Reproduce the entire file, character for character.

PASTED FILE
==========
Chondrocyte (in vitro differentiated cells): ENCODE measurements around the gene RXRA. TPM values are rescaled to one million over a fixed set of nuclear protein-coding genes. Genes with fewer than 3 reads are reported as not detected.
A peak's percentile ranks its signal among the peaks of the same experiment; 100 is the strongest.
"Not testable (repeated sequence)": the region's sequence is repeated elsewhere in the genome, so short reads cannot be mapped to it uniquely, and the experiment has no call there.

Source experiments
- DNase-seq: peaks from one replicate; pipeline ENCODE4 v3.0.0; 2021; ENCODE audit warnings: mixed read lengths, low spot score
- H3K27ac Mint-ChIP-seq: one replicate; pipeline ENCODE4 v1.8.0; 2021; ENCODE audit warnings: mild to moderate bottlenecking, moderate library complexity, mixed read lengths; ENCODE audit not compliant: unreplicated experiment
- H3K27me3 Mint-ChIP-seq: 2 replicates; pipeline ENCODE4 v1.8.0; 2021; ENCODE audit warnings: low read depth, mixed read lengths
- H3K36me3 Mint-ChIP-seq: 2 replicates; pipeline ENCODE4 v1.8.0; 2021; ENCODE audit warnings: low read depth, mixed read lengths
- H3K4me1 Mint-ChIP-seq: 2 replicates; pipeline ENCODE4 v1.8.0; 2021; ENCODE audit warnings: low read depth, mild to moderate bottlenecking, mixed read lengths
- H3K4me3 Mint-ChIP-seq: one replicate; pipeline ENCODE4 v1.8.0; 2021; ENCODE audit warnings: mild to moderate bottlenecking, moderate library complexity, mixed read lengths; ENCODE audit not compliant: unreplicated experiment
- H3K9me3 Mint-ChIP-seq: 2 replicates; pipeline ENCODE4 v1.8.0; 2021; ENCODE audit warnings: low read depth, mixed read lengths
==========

Chondrocyte (in vitro differentiated cells): ENCODE measurements around the gene RXRA. TPM values are rescaled to one million over a fixed set of nuclear protein-coding genes. Genes with fewer than 3 reads are reported as not detected.
A peak's percentile ranks its signal among the peaks of the same experiment; 100 is the strongest.
"Not testable (repeated sequence)": the region's sequence is repeated elsewhere in the genome, so short reads cannot be mapped to it uniquely, and the experiment has no call there.

Source experiments
- DNase-seq: peaks from one replicate; pipeline ENCODE4 v3.0.0; 2021; ENCODE audit warnings: mixed read lengths, low spot score
- H3K27ac Mint-ChIP-seq: one replicate; pipeline ENCODE4 v1.8.0; 2021; ENCODE audit warnings: mild to moderate bottlenecking, moderate library complexity, mixed read lengths; ENCODE audit not compliant: unreplicated experiment
- H3K27me3 Mint-ChIP-seq: 2 replicates; pipeline ENCODE4 v1.8.0; 2021; ENCODE audit warnings: low read depth, mixed read lengths
- H3K36me3 Mint-ChIP-seq: 2 replicates; pipeline ENCODE4 v1.8.0; 2021; ENCODE audit warnings: low read depth, mixed read lengths
- H3K4me1 Mint-ChIP-seq: 2 replicates; pipeline ENCODE4 v1.8.0; 2021; ENCODE audit warnings: low read depth, mild to moderate bottlenecking, mixed read lengths
- H3K4me3 Mint-ChIP-seq: one replicate; pipeline ENCODE4 v1.8.0; 2021; ENCODE audit warnings: mild to moderate bottlenecking, moderate library complexity, mixed read lengths; ENCODE audit not compliant: unreplicated experiment
- H3K9me3 Mint-ChIP-seq: 2 replicates; pipeline ENCODE4 v1.8.0; 2021; ENCODE audit warnings: low read depth, mixed read lengths